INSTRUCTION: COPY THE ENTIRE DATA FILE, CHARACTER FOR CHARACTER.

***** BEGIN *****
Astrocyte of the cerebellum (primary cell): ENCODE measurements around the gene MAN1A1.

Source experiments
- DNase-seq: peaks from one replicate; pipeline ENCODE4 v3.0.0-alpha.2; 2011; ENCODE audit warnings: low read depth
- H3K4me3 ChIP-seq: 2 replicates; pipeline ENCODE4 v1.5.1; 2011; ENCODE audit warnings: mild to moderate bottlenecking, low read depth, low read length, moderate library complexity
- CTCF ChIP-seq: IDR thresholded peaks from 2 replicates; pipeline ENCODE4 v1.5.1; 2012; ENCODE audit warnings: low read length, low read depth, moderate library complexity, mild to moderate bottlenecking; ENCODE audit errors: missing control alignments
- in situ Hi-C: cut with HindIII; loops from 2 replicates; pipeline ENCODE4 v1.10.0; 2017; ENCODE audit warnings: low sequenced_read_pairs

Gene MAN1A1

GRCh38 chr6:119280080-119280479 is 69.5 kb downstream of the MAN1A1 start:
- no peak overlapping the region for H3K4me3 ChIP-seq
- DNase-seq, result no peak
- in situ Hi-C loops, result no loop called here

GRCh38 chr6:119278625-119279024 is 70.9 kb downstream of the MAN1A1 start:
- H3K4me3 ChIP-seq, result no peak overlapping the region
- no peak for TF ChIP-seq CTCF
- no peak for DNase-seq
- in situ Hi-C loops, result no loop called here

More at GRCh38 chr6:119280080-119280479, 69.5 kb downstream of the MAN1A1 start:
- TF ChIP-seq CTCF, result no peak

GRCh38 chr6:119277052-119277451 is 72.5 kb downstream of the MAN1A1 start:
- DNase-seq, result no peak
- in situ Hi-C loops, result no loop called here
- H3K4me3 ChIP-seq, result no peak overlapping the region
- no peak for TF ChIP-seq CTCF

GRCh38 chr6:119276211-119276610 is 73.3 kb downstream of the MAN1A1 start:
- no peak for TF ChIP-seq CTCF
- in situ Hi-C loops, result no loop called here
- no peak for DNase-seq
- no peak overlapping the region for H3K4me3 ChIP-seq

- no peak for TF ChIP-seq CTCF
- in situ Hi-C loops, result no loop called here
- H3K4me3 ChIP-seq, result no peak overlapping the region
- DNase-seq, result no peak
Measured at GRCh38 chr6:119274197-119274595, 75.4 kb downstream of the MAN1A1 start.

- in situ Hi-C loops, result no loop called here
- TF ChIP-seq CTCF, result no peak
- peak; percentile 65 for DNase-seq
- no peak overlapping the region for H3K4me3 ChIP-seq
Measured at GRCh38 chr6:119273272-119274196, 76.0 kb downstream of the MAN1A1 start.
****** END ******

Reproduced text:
Astrocyte of the cerebellum (primary cell): ENCODE measurements around the gene MAN1A1.

Source experiments
- DNase-seq: peaks from one replicate; pipeline ENCODE4 v3.0.0-alpha.2; 2011; ENCODE audit warnings: low read depth
- H3K4me3 ChIP-seq: 2 replicates; pipeline ENCODE4 v1.5.1; 2011; ENCODE audit warnings: mild to moderate bottlenecking, low read depth, low read length, moderate library complexity
- CTCF ChIP-seq: IDR thresholded peaks from 2 replicates; pipeline ENCODE4 v1.5.1; 2012; ENCODE audit warnings: low read length, low read depth, moderate library complexity, mild to moderate bottlenecking; ENCODE audit errors: missing control alignments
- in situ Hi-C: cut with HindIII; loops from 2 replicates; pipeline ENCODE4 v1.10.0; 2017; ENCODE audit warnings: low sequenced_read_pairs

Gene MAN1A1

GRCh38 chr6:119280080-119280479 is 69.5 kb downstream of the MAN1A1 start:
- no peak overlapping the region for H3K4me3 ChIP-seq
- DNase-seq, result no peak
- in situ Hi-C loops, result no loop called here

GRCh38 chr6:119278625-119279024 is 70.9 kb downstream of the MAN1A1 start:
- H3K4me3 ChIP-seq, result no peak overlapping the region
- no peak for TF ChIP-seq CTCF
- no peak for DNase-seq
- in situ Hi-C loops, result no loop called here

More at GRCh38 chr6:119280080-119280479, 69.5 kb downstream of the MAN1A1 start:
- TF ChIP-seq CTCF, result no peak

GRCh38 chr6:119277052-119277451 is 72.5 kb downstream of the MAN1A1 start:
- DNase-seq, result no peak
- in situ Hi-C loops, result no loop called here
- H3K4me3 ChIP-seq, result no peak overlapping the region
- no peak for TF ChIP-seq CTCF

GRCh38 chr6:119276211-119276610 is 73.3 kb downstream of the MAN1A1 start:
- no peak for TF ChIP-seq CTCF
- in situ Hi-C loops, result no loop called here
- no peak for DNase-seq
- no peak overlapping the region for H3K4me3 ChIP-seq

- no peak for TF ChIP-seq CTCF
- in situ Hi-C loops, result no loop called here
- H3K4me3 ChIP-seq, result no peak overlapping the region
- DNase-seq, result no peak
Measured at GRCh38 chr6:119274197-119274595, 75.4 kb downstream of the MAN1A1 start.

- in situ Hi-C loops, result no loop called here
- TF ChIP-seq CTCF, result no peak
- peak; percentile 65 for DNase-seq
- no peak overlapping the region for H3K4me3 ChIP-seq
Measured at GRCh38 chr6:119273272-119274196, 76.0 kb downstream of the MAN1A1 start.